Skip to main navigation Skip to main content
News and Real Life

Bonfire night – fun or fear? Some tips to cope

For many, Bonfire night is one of fun and fireworks! For others, it can be a night of high anxiety - especially for those living with ASD or who are easily overwhelmed.

Patient Info has some great advice on how to prepare and maybe even enjoy some of the fun.

They say “there is a strong relationship between autism and anxiety, with research suggesting that as many as 40% of autistic people are believed to also have at least one anxiety disorder. For some autistic people, the noisy, unexpected and unpredictable nature of firework displays can cause anxiety and stress…whether an autistic person is feeling anxious or not, over-sensitivity to the loud bangs and bright lights of fireworks can cause them physical discomfort or pain”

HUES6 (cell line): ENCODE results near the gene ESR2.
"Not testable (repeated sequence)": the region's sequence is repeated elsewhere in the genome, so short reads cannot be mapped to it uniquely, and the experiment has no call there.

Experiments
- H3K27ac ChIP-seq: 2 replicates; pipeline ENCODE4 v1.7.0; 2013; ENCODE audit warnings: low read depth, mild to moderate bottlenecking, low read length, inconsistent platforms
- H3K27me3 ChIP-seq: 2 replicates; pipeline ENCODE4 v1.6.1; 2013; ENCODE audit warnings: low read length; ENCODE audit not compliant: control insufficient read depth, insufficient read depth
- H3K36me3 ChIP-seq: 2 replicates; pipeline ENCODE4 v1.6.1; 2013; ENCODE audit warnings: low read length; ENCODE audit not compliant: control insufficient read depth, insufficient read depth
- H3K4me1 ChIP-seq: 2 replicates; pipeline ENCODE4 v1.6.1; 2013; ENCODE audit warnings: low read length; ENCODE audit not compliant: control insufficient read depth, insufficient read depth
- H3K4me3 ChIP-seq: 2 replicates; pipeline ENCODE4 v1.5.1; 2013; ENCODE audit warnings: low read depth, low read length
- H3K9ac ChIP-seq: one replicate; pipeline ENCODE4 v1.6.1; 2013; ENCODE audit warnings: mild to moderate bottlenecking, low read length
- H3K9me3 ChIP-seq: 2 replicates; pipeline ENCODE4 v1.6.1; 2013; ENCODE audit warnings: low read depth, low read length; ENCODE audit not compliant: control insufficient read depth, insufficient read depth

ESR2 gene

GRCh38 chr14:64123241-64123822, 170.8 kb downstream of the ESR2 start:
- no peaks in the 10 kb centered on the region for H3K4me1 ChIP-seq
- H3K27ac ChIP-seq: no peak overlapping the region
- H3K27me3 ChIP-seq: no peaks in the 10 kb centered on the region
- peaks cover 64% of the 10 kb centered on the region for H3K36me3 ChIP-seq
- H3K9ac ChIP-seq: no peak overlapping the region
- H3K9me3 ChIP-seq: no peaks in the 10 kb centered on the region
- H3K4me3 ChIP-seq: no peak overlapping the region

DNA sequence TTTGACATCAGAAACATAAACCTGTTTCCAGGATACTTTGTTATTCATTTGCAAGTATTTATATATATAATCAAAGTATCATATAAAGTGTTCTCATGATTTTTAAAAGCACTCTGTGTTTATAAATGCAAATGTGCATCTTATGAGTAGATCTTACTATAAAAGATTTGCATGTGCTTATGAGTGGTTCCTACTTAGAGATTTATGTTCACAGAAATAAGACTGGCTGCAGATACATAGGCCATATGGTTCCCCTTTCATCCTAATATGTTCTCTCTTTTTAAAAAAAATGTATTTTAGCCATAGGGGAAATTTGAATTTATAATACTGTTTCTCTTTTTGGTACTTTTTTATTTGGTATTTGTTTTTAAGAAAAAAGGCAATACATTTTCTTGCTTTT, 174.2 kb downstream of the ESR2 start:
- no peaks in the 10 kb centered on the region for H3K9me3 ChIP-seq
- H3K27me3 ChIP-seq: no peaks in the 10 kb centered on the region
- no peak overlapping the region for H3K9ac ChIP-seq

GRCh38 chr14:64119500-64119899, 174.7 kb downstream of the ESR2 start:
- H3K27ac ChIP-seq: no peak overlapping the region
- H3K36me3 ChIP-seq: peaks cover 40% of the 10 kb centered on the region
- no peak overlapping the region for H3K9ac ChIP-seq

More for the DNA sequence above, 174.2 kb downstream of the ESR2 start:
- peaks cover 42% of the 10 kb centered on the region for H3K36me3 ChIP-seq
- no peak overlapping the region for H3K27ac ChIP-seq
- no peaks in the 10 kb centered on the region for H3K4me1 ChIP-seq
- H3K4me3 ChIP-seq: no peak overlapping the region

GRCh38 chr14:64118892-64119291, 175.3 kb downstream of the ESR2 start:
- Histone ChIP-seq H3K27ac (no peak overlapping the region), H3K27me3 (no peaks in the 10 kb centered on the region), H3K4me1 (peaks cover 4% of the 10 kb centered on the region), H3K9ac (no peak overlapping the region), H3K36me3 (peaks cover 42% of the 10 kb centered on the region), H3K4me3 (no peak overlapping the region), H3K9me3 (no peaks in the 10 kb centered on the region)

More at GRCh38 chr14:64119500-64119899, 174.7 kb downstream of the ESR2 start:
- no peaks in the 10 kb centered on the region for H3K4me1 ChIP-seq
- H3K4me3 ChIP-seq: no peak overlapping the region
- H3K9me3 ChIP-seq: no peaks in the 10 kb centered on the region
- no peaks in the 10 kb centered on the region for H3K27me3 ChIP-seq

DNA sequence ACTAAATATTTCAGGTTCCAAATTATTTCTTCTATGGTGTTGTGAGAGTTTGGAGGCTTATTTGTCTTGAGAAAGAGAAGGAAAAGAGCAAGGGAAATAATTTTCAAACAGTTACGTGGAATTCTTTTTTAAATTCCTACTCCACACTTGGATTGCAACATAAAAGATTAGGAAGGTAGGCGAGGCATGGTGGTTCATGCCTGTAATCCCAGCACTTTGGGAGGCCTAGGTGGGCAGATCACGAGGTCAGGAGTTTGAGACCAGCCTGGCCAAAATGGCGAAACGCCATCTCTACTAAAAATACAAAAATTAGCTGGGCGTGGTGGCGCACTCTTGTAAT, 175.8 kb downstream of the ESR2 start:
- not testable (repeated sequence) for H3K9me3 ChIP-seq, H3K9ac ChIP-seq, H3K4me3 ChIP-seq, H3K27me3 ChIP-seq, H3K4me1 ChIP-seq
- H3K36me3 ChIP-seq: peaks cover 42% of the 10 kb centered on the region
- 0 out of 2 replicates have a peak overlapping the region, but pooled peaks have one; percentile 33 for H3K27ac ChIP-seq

There are a number of ways you could try which may make Bonfire Night a more positive experience:

Communicate: Explain what the celebration is about and what they may expect.

Agree a plan: Involve everyone in the planning. This can help people to feel prepared and make the fireworks feel less unexpected and unpredictable.

Talk through firework safety: Talk through the safety rules with your child and explain how you are following safety measures. This can be a good idea if your child’s anxiety stems from a fear of getting hurt.

Get some ear defenders: These can block out or reduce the impact of the noise on ears. This may soothe anxiety or reduce symptoms of sensory sensitivity. There are also noise-cancelling headphones that block out noise but still allow speech to be heard, which can be reassuring.

Watch tv: Television may drown out or distract from local firework displays. You could even watch televised fireworks, which has been shown to ease stress and anxiety in some cases.

Provide comfort items: Snacks, drinks, and other comfort items can provide a nice distraction and help people to keep calm.

Lead by example: Being a calm and positive presence during a fireworks display can help to ease anxiety.

If you are a parent, a child or a young person living with anxiety and/or ASD we might be able to help. Contact us to find out more.

  • Share